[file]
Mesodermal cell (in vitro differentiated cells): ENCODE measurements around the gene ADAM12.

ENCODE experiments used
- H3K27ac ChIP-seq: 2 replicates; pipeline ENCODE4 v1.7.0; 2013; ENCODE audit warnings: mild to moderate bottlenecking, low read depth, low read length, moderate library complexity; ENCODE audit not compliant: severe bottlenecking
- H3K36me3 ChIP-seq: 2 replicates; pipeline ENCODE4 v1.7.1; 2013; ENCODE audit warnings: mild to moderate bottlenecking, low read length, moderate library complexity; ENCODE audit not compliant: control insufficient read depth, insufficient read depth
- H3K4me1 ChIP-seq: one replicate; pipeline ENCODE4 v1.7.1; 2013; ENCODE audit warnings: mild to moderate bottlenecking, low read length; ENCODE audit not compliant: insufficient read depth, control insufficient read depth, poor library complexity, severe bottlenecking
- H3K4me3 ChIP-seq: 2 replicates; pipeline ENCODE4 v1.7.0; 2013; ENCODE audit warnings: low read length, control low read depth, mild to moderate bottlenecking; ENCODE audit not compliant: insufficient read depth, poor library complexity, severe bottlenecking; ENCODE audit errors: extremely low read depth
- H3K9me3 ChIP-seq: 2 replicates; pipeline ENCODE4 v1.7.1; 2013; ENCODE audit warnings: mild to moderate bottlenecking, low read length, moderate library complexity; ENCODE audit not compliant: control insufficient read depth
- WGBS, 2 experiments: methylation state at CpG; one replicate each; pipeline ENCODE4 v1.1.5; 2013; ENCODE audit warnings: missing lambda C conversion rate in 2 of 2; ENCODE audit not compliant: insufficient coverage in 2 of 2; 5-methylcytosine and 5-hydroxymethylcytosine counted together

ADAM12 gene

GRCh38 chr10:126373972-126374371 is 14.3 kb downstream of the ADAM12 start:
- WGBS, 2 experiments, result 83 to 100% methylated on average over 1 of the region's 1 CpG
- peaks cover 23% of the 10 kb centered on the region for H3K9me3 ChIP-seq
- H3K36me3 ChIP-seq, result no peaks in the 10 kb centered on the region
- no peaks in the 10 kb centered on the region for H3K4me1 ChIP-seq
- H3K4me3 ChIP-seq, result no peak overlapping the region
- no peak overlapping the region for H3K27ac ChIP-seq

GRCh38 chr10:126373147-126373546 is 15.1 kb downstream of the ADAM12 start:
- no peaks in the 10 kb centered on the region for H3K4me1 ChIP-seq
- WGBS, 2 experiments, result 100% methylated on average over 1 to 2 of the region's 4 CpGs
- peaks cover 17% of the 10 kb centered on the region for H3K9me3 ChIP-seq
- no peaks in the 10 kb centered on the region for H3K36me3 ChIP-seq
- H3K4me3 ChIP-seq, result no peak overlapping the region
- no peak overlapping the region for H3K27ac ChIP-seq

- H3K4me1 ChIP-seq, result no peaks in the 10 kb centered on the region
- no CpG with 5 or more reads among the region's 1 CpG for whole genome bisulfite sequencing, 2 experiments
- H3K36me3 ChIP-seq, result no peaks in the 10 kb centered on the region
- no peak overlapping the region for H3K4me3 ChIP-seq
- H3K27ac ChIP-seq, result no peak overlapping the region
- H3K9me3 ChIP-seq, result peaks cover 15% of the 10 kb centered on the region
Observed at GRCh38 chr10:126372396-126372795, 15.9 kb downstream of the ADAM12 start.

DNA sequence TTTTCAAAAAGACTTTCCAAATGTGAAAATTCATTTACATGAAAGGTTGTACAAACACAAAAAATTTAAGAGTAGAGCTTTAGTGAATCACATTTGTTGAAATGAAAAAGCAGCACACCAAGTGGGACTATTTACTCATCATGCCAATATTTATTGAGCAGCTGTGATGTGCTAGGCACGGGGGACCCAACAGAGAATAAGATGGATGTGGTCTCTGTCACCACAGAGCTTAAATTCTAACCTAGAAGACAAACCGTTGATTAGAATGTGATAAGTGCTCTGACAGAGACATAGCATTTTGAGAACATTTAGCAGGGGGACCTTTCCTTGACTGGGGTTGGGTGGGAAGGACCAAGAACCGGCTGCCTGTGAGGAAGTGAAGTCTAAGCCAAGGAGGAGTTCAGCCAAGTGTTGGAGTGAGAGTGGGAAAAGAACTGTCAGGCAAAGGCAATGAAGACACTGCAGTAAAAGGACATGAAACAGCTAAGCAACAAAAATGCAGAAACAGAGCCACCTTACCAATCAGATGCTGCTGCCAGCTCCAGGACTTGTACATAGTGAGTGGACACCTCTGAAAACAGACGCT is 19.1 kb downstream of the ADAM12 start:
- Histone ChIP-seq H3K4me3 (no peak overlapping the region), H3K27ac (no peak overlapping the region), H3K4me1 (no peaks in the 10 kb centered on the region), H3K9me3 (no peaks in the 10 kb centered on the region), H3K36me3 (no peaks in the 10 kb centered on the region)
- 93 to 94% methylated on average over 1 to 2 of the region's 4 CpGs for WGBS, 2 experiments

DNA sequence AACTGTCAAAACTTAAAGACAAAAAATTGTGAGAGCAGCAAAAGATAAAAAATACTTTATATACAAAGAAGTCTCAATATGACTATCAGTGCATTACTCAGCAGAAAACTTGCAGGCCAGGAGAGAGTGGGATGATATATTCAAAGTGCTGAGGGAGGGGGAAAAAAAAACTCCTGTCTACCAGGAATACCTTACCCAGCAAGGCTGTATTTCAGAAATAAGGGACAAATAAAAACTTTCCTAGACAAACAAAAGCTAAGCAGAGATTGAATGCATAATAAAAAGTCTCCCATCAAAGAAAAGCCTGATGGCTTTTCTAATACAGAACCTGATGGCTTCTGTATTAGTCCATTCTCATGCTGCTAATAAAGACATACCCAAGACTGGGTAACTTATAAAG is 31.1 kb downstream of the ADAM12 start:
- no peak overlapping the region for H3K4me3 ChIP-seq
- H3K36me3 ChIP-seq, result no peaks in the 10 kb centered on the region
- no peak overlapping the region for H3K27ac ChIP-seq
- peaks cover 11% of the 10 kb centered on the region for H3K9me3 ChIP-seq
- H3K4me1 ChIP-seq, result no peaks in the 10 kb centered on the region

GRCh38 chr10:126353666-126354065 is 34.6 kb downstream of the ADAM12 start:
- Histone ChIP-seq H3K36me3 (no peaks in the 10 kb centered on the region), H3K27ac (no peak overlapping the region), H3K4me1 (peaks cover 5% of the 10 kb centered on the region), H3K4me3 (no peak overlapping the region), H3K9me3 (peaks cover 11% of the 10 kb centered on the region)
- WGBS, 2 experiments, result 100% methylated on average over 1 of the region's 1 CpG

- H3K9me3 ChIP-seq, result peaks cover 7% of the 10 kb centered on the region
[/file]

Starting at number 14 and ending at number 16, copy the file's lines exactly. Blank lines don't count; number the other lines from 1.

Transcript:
- no peaks in the 10 kb centered on the region for H3K4me1 ChIP-seq
- H3K4me3 ChIP-seq, result no peak overlapping the region
- no peak overlapping the region for H3K27ac ChIP-seq